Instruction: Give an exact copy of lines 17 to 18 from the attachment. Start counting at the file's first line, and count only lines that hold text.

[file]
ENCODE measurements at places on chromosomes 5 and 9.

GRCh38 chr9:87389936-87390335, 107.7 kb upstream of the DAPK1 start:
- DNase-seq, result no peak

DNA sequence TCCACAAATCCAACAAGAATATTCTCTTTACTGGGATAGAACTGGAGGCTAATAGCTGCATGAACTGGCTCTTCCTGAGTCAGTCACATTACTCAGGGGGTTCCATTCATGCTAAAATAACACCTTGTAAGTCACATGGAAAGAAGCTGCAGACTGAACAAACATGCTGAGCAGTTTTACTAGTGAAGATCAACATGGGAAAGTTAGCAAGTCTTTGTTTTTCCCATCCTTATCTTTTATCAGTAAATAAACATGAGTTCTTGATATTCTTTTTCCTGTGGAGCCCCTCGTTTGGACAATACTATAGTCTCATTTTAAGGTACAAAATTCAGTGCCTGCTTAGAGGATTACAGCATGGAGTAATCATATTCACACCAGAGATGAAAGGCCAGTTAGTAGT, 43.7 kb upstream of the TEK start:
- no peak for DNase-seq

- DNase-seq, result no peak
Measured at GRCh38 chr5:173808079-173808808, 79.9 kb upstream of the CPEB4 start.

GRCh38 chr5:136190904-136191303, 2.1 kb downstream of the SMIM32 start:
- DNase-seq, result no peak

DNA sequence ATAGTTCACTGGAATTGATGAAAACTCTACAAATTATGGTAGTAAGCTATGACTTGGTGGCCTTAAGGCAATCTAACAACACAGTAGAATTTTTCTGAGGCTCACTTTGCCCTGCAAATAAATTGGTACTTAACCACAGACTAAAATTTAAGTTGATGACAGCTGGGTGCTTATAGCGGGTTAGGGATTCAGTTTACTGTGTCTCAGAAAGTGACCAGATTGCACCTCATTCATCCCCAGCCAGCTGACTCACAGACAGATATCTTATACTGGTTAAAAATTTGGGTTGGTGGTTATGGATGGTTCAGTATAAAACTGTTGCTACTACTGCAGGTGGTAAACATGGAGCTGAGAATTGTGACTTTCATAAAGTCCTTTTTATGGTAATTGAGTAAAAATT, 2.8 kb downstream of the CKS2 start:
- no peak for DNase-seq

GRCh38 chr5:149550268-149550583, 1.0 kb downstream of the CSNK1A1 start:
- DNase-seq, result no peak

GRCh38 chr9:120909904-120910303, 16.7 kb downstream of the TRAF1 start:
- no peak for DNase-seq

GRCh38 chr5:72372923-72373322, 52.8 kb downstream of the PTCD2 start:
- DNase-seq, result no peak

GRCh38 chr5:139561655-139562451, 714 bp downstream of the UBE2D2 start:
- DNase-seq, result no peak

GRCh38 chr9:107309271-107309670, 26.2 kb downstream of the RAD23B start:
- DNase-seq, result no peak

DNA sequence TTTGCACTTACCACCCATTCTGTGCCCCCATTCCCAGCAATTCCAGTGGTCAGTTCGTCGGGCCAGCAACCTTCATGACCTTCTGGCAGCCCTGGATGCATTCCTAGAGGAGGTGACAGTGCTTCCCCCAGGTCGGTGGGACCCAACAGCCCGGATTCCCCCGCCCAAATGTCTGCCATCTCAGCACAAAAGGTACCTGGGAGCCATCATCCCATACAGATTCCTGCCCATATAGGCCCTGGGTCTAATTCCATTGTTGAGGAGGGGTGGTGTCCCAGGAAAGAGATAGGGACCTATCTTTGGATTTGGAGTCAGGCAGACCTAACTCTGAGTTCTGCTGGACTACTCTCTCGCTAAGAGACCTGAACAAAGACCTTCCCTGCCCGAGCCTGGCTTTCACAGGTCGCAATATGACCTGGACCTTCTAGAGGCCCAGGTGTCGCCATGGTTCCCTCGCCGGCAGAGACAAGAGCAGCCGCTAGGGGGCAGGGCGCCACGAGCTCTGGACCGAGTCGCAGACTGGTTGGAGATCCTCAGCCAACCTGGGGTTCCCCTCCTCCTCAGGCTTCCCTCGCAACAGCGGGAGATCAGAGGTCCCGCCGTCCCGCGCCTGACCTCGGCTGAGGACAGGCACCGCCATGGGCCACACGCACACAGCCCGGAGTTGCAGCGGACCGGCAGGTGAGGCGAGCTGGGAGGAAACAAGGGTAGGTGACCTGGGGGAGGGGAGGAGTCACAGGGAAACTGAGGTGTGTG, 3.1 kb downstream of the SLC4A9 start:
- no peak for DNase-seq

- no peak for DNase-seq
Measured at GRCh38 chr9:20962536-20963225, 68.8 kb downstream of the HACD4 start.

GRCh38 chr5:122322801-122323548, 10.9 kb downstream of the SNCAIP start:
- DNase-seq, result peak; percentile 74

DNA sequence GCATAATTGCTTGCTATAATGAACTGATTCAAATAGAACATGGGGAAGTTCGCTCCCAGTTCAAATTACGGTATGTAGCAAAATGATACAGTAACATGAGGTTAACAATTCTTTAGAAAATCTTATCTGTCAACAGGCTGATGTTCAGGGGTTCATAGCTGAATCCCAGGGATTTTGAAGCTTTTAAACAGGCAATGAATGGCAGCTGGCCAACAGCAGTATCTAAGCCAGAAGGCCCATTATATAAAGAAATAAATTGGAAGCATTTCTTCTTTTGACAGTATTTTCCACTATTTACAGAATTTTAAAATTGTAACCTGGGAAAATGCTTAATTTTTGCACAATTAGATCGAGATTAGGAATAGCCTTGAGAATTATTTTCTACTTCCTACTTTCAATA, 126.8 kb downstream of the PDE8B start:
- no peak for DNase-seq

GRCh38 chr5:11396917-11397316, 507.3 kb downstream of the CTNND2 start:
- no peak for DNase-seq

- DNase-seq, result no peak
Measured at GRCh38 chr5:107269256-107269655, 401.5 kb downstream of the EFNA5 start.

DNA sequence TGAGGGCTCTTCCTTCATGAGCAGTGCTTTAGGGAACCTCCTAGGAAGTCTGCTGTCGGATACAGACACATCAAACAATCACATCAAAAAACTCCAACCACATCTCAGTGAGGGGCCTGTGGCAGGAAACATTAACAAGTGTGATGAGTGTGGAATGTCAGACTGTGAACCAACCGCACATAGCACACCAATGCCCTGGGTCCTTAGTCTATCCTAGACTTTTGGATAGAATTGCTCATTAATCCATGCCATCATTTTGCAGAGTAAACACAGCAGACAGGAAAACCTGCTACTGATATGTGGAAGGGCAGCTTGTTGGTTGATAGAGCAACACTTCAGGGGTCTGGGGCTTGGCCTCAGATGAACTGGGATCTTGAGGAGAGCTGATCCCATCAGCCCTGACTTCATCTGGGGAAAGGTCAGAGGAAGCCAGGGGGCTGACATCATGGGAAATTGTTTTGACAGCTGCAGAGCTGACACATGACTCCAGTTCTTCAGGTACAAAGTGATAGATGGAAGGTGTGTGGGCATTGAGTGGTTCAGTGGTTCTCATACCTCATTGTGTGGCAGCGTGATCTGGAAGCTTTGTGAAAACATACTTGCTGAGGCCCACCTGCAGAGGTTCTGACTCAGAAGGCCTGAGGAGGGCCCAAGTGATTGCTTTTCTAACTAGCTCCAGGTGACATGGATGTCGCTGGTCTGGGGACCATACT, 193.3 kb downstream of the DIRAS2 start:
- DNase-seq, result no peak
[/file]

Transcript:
- DNase-seq, result no peak

GRCh38 chr5:139561655-139562451, 714 bp downstream of the UBE2D2 start: